Take the Watershed Park:
|Cedar grove, surrounded by fast-growing red alder, paper birch, and salmonberries.|
These are third- and fourth-growth trees, youngsters, as trees go. Their ancestors are now the rotting remains of enormous stumps. And they are already self-selecting, the stronger, taller trees hogging the sunlight, crowding out the smaller ones. In this photo, there are skinny logs on the ground; birches and alders mainly. One dead tree still stands, leafless; three or four more are in the process of falling, tipped over but still alive.
Even the dead trees are alive.
|Herb Robert sprouting in a compost of dead leaves and twigs, on a Big-leaf maple.|
|Canker or rot on an old birch, on its way down.|
|Split and hollowed maple, growing moss.|
Heart rot, caused by various fungi, weakens the tree without necessarily killing it. Insects move in, looking for shelter or food; woodpeckers bore holes to feed on the bugs. Sometimes the tree splits, but sometimes it looks solid from the outside, but is completely hollow inside. Red cedar is good at this, and many small animals nest inside, dry and hidden from predators. The list of possible residents is long: squirrels and chipmunks, chickadees, nuthaches, owls and flickers, wood ducks (near water), mice and bats - many bats - and woodrats, woodpeckers of all sorts, and on and on. Even bears; a female bear likes to den high up in a big hollow cedar.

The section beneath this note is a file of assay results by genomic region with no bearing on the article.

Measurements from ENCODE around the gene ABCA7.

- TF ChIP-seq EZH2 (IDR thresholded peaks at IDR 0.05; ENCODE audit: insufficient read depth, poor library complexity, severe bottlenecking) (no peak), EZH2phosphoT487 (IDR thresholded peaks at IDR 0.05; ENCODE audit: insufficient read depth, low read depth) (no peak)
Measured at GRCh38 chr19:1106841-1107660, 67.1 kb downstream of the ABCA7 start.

Insects. One word to cover thousands of critters to be found in any forest. In this visit, on a dry day, most were in hiding, but the traces of beetles and wood borers were evident on every tree and log. Broken pieces of bark, pulled away from a trunk, revealed a fine, brown dust, leftovers from many buggy meals. And of course, there were spiders. I found one I do not recognize, and will send my poor photo to the good people at BugGuide.
|Black and gold spider, under bark.|
I found a centipede, many ants, several millipedes (scooting out of sight in an instant), and eleventy-three woodbugs.
|Under the bark of a fallen tree, something has eaten paths in the cambium. An insect larva, maybe? A slug?|
|Laurie says this is a bitter cherry log.|
I noticed several of these logs. The old bark holds on, shredding but still keeping its shape while the wood inside crumbles to dust. Several of the logs were mostly a hollow bark tube.
BC natives used this bark for binding the joints of tools and the hafts of bows, because it is so tough and long-lasting. It is still used as a decorative accent on basket work.
|In a well-rotted log, something blue, some sort of fungus infestation.|
|Insect larva tunnels in the heartwood of an old fallen tree.|
In a small semi-clearing, we stood amazed. What is that?
|Is that a man in the tree? Or a mermaid?|
|Zooming in. I think it's a blonde mermaid.|
And the tree is a cedar. It looks like it broke off, many years ago, perhaps in a windstorm, and then sprouted side branches curving upwards to become four new trunks. Cedar branches droop down before they turn upwards again; these bare branches show the pattern well.
What a wealth of critters that tree must house!
|Something green to rest our eyes. Moss on a rotten stump.|